The vital port of Tobruk, the greatest prize in North Africa, was at that point completely cut off. Far from inclined to squander time on yet another lengthy siege of the city, Rommel planned to launch a devastating attack on the town’s garrison; then he planned to focus anew on the Eighth Army.
In the predawn hours of June 20, German infantry operating under a massive artillery and air bombardment opened avenues of attack through the outer British defenses. The tanks of the 21st and 15th Panzer Divisions then poured through the gaps, pressing for the city center and its strategic harbor. Despite a desperate fight mounted by the city’s outmatched defenders, serious resistance was all but over by nightfall. Early the next morning, Maj. Gen. Hendrik Klopper, the South African commander at Tobruk, ordered his troops to surrender.
The fall of Tobruk was a catastrophe of the first order, as well as a crowning disgrace to the British Army’s devastating defeats of the previous three weeks. With the capture of the city, the front lines shifted east into Egypt itself, and Rommel’s seemingly invincible Afrika Korps was poised to strike directly for the Suez Canal. There was little in its path except the wrecked shell of the Eighth Army.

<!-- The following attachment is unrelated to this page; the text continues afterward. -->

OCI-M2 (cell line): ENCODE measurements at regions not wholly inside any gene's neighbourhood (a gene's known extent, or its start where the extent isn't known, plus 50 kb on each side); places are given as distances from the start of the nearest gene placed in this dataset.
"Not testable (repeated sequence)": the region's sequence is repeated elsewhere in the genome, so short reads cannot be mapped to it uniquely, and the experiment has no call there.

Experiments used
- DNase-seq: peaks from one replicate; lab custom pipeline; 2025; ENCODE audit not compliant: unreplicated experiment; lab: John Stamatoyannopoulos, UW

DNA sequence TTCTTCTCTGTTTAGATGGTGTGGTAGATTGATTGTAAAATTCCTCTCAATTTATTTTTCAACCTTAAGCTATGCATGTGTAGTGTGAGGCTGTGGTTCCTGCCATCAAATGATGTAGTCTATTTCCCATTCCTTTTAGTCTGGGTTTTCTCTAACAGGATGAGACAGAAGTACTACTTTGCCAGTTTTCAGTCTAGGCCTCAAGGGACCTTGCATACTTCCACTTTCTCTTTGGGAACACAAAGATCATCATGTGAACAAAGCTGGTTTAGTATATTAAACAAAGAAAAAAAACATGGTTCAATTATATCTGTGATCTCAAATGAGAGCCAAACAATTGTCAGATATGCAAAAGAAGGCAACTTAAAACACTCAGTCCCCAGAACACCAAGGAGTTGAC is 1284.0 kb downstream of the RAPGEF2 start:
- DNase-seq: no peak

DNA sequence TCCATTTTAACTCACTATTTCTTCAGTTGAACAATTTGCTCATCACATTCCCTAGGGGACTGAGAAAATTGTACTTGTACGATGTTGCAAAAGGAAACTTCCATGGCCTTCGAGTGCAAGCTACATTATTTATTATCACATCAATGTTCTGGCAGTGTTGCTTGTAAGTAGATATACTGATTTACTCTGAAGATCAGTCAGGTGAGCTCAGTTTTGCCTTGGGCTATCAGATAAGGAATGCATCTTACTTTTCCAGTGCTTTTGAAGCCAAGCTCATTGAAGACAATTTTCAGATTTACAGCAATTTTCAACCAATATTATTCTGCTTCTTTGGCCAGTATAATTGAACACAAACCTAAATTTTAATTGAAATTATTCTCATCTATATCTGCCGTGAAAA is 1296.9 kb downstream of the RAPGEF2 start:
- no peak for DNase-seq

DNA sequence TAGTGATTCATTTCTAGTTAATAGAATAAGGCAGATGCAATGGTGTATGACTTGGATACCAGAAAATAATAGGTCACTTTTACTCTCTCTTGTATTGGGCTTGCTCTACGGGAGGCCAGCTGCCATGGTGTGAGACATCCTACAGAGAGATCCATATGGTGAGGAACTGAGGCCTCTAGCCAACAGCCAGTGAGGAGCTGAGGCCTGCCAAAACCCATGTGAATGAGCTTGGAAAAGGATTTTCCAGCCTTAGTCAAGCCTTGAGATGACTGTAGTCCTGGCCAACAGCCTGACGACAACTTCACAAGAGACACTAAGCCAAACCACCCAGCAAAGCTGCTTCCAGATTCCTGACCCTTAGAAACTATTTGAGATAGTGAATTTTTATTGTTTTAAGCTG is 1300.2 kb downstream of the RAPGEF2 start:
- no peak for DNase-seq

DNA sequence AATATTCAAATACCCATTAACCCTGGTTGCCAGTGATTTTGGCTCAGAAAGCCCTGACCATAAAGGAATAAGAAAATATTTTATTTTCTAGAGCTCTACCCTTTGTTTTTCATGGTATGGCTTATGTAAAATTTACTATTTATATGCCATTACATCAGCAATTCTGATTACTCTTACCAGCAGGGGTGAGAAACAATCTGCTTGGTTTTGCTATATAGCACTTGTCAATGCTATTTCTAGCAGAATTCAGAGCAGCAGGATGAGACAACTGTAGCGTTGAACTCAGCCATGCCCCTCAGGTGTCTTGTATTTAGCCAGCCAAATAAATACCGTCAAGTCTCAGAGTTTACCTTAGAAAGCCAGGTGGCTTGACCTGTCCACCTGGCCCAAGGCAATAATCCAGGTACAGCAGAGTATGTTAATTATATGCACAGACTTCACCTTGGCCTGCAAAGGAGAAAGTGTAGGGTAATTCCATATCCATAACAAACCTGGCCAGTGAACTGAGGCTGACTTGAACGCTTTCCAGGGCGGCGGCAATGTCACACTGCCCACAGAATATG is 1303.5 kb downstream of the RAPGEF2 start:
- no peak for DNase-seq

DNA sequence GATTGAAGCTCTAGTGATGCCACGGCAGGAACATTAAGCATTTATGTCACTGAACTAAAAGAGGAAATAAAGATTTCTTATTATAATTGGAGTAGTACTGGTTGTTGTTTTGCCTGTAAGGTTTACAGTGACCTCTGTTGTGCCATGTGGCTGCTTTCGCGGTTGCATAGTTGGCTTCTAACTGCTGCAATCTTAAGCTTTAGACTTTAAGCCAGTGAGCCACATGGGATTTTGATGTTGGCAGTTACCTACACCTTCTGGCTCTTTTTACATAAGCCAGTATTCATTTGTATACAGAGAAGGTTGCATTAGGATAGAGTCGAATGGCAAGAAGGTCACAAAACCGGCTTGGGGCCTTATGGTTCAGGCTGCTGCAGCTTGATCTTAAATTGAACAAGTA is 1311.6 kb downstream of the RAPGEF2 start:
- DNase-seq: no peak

Although awarded a field marshal’s baton for his capture of Tobruk, Rommel’s ultimate goal of a stunning invasion of eastern Egypt would never materialize. On June 25, Auchinleck relieved Ritchie and took direct command of the Eighth Army. For the succeeding three days, he fought a costly delaying action at Matruh before falling back to a newly constructed defensive line across the Egyptian desert that centered on the inconspicuous village of El Alamein. Owing to a crippling supply shortage, Rommel was forced to settle in for a lengthy waiting game. In the autumn of 1942 the Afrika Korps was destined to once again fight a reinforced and rejuvenated Eighth Army that possessed a keen thirst for vengeance.
The bitterly fought North Africa campaign would end in crushing defeat for Axis forces; however, the epic fight in the desert expanses of Cyrenaica and Rommel’s masterful destruction of the Gazala Line had earned the resolute German general a place in the pantheon of World War II’s most legendary field commanders. Even British Prime Minister Churchill offered grudging admiration for the Desert Fox. “We have a very daring and skillful opponent against us, and, may I say across the havoc of war, a great general,” Churchill had told the House of Commons in early 1942. It was a spot-on assessment.